Photo courtesy of Wint Thu (C’19).
By Luke Gair
Before Wint Thu (C’19) set foot on the Domain, she met an admissions representative from the University in the fall of 2014. Although she considered several other schools during her application process, that single interaction drove her to realize that no other school could compete with the hopes she had for Sewanee.
In the end, it was the only institution she applied to. In her time here, she has refined her skills in studying economics, with a minor in mathematics.
It was first semester of her sophomore year when she considered studying economics as a major when she realized how “closely intertwined” it was with her interest in mathematical and statistical investigation. Thu acknowledged how studying economics in a liberal arts environment is extremely intersectional.
The complexities of freshman year often made acclimating to a completely new environment quite difficult for her, with the demanding social and academic aspects well-known to be a shock to most incoming freshmen. As an international student from Myanmar and one of the first Burmese students at the University, a liberal arts university in the the South posed considerable difficulties for Thu.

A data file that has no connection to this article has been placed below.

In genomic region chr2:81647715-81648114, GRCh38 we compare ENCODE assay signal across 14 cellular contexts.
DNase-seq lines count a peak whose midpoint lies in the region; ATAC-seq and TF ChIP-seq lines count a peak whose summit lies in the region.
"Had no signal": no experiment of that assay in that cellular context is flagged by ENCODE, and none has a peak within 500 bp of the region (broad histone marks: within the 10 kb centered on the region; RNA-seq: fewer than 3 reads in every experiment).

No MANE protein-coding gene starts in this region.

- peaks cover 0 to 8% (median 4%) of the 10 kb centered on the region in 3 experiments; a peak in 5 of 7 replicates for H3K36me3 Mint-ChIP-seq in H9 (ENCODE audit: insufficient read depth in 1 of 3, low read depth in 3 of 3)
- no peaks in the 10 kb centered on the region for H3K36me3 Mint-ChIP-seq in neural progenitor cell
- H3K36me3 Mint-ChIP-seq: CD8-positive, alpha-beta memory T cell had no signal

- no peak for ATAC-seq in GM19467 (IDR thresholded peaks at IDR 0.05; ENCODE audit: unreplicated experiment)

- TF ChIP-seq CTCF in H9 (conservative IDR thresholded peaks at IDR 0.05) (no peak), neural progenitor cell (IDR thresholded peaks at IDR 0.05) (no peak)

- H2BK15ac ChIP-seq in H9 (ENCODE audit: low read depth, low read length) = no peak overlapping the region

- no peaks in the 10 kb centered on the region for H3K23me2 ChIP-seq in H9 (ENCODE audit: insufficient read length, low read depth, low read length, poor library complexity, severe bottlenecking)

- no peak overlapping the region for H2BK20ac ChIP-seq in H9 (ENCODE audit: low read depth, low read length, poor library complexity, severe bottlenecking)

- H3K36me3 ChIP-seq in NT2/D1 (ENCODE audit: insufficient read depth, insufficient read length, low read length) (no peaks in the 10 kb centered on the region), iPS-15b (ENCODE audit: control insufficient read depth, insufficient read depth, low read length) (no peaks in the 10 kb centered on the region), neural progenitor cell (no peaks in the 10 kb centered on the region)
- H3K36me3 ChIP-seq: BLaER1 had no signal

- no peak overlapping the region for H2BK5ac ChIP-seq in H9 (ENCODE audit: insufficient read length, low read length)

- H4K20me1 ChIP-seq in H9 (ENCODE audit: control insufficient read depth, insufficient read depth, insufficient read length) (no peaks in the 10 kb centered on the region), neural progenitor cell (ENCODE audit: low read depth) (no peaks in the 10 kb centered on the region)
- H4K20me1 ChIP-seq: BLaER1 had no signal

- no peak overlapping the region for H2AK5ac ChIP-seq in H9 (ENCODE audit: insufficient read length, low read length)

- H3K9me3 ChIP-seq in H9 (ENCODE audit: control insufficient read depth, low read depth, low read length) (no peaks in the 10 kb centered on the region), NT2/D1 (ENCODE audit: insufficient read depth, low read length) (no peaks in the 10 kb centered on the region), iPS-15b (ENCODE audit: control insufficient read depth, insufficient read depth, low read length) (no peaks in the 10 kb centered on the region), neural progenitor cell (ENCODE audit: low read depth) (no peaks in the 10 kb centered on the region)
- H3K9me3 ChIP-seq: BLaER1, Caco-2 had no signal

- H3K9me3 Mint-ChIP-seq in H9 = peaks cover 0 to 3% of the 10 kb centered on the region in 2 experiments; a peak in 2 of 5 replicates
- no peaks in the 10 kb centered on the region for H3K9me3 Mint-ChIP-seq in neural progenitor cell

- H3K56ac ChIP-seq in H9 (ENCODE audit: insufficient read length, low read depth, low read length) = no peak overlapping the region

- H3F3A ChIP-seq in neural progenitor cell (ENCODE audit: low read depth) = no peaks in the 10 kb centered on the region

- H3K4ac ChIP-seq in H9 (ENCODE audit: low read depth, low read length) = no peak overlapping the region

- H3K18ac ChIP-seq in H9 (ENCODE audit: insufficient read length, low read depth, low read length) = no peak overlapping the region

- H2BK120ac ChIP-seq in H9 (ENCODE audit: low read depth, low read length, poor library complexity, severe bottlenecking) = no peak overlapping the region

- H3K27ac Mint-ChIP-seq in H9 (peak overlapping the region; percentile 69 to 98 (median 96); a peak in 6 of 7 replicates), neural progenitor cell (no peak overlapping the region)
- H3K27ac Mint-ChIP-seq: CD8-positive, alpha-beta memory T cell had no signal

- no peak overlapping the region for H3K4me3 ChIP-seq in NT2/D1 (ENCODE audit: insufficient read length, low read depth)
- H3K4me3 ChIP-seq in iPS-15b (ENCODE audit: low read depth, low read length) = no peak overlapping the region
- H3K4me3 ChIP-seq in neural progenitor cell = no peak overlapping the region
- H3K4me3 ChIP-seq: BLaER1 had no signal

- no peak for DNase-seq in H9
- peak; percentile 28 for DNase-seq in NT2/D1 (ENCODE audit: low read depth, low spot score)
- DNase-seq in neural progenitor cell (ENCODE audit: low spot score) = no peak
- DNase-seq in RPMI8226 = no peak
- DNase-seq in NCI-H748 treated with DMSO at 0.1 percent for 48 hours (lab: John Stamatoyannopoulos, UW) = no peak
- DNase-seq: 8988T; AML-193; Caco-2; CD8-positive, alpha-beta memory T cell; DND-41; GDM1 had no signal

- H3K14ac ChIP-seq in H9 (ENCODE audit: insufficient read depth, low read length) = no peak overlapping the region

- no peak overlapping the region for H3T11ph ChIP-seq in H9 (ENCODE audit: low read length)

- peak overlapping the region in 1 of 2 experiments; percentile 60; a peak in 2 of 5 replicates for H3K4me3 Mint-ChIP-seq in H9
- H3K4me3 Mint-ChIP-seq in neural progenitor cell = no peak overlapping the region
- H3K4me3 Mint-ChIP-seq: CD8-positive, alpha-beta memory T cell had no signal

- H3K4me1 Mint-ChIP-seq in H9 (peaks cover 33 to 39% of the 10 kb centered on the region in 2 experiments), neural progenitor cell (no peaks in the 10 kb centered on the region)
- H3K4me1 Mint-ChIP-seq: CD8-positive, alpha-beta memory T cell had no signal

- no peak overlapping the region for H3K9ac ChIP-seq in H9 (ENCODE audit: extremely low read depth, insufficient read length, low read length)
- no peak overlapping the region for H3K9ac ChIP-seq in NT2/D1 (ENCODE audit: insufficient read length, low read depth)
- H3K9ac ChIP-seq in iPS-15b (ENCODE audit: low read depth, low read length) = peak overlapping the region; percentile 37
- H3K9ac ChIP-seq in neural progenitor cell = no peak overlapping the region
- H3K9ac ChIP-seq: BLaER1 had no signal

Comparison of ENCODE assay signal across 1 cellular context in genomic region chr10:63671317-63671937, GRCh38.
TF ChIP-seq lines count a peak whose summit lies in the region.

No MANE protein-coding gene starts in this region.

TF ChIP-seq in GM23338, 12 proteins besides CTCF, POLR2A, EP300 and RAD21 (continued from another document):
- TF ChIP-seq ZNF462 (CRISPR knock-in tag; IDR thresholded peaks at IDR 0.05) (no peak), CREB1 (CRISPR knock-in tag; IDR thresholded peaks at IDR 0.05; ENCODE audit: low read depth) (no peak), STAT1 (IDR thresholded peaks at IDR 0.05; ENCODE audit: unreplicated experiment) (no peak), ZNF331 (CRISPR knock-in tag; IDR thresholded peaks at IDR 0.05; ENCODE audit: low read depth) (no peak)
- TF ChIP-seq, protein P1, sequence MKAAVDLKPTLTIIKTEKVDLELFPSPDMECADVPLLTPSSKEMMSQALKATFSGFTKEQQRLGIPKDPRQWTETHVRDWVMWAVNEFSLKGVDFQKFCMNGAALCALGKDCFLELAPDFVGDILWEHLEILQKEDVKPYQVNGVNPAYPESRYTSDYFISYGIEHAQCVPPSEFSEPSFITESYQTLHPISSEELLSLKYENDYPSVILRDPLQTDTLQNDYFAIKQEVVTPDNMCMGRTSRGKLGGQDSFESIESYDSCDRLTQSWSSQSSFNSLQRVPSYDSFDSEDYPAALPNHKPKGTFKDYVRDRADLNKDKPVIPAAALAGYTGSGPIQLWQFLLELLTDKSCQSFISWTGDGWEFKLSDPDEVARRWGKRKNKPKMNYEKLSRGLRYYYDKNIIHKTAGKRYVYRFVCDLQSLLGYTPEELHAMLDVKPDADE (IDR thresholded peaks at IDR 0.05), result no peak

Noting that her first-year experience was “a juggle between balancing the newly introduced party culture,” she emphasized her own necessity to “break free” from it, also mentioning the unexpected “explicit racism” that came from some students.
“From that point on,” she continued, “things have been looking up,” thanks to several professors who have lifted her up along the way, including Dean of Global Education Scott Wilson and Dr. Aaron Elrod of the economics department, who assisted in supervising her research work.
Long term, she hopes to utilize this research experience to study environmental and resource economics, focusing on environmental problems in developing countries.
With an economic lense, Thu sees the science “as being applicational for data analysis and learning about pollution management, taxes, emissions trading markets, opportunity costs…” She emphasized how it provides the right tools to “incorporate theory to research and interpret data trends.”
Her minor in mathematics has propelled her into having a much better understanding of the “math heavy” economics courses, mentioning the statistical methods and algorithm analysis that play into her econometrics course.
When prompted as to where she hoped to see herself down the road, she voiced a hope to be passionately carrying out research, “getting fewer hours of sleep, but becoming more fulfilled.”